As quarantine restrictions are lifted on foreign travel, iNostalgia remembers favourite holiday destinations closer to home
Welcome to Then and Now, where each week we compare images of Manchester streets, landmarks and buildings from bygone days with how they look now.
This week our main picture shows Heaton Park in 1906. Its previous owner the Earl of Wilton had sold it to Manchester City Council just four years earlier in 1902.
As live football returns to our TV screens, iNostalgia remembers when the UEFA Euro 96 championships came to Liverpool
iNostalgia remembers some of the boxing legends who’ve visited Manchester over the years
iNostalgia traces some lesser-known links between two of TV’s most famous soaps
Plus, Russian cosmonaut has tea-break with Lord Mayor of Manchester, and Prince Philip talks to Manchester cotton workers
Plus, Bryan Robson signs for Manchester United, and dancers crowd onto Hacienda dance floor during Madchester hey-day
iNostalgia remembers inside forward Albert Quixall, a key member of Manchester United team rebuilt after the Munich air disaster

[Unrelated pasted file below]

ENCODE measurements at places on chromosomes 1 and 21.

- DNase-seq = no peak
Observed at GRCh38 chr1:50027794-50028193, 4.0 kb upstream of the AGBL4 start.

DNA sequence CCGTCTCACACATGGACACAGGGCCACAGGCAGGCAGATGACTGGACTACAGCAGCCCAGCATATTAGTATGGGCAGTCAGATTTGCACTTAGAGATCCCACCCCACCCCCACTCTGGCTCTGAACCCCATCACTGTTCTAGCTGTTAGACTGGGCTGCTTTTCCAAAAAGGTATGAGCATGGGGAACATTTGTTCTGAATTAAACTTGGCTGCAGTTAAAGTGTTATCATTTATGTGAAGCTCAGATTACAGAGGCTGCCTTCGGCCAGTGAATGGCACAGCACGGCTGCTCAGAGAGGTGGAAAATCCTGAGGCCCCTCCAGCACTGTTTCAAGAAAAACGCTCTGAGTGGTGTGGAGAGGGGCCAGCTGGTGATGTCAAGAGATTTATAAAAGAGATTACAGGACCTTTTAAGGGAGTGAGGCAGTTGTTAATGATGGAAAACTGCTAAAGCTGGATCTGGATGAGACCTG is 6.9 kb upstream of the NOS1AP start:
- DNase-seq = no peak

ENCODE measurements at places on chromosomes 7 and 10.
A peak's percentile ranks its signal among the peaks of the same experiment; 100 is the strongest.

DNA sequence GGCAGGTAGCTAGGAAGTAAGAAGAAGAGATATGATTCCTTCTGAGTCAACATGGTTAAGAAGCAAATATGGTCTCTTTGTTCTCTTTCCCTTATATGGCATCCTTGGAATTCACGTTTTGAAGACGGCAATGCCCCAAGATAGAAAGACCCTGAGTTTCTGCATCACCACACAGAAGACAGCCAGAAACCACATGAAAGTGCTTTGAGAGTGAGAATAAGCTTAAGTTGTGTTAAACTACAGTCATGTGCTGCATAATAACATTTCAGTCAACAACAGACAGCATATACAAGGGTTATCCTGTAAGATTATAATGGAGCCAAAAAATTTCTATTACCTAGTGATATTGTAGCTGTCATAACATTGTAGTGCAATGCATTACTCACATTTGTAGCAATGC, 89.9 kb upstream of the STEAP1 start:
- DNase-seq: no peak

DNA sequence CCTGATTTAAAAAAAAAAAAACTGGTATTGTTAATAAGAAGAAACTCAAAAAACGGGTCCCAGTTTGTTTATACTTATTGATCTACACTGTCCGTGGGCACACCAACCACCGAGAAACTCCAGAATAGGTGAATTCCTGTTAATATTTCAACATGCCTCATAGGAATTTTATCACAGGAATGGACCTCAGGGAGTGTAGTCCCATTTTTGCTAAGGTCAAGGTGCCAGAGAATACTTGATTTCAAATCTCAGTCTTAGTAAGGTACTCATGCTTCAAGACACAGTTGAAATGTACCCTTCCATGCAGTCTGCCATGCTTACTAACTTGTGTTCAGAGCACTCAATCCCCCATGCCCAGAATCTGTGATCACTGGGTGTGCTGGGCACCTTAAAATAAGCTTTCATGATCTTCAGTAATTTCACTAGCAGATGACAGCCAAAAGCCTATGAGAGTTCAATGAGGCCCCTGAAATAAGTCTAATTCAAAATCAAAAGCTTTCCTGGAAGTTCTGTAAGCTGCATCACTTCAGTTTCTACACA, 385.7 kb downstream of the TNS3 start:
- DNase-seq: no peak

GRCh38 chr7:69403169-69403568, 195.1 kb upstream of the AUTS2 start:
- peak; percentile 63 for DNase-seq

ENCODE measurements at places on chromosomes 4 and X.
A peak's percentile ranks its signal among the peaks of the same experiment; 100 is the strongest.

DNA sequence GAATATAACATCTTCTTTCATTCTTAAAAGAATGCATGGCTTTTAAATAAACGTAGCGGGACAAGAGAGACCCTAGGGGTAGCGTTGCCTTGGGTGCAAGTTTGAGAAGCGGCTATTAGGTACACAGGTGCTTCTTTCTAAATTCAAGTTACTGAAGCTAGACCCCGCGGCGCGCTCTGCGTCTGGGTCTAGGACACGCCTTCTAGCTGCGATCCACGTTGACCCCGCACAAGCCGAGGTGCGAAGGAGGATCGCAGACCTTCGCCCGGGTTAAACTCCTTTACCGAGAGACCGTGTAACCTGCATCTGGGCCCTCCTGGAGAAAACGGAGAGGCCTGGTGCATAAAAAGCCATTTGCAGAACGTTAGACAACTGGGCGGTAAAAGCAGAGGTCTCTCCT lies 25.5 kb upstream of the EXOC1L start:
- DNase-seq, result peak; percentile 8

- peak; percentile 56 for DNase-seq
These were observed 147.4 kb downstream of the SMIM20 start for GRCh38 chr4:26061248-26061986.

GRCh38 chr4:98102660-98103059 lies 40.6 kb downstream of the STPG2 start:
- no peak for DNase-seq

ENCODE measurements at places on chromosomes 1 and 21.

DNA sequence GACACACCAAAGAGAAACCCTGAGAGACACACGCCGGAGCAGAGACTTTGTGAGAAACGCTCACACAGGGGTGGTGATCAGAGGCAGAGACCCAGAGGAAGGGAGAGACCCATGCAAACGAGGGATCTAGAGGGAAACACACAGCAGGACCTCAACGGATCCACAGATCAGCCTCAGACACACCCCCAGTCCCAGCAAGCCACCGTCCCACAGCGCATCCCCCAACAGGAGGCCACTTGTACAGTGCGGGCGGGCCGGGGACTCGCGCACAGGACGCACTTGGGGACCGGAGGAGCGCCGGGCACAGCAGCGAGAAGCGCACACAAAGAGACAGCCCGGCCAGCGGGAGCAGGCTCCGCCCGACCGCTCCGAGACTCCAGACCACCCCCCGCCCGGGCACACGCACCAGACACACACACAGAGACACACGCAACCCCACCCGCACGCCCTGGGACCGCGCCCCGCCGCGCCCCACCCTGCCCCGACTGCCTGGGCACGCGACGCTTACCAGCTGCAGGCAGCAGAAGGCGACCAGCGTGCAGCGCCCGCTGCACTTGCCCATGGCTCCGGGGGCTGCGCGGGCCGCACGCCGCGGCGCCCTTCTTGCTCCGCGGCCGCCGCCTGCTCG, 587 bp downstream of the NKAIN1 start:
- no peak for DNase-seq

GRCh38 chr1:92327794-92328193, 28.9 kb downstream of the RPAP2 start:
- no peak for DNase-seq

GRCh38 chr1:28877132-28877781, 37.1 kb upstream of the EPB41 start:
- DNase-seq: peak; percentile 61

Plus, Danish princess tours Manchester University, and boxer Ricky Hatton defends WBU belt at M.E.N Arena
Then and Now
King Street, Manchester
Welcome to Then and Now, where each week we compare images of Manchester and Merseyside streets, landmarks and buildings from bygone days with how they look now.
This week our main image shows people trudging down a snowy King Street in the 1970s, probably seeking cover in one of the many shops.
Modern King Street is now home to some of Manchester’s smartest outlets, boasting well-known designer names. A few can be glimpsed in photographer Nicola Mazzuia’s 2019 picture.
But back in Manchester’s Victorian heyday, the street featured the grand Town Hall, which in turn became the Central Library. The original Town Hall was replaced by a new building in Albert Square.
Your Return Ticket to the Past
iNostalgia is a small publishing company based in Manchester. We’re a group of experienced publishers, editors and writers who believe passionately in recording local heritage
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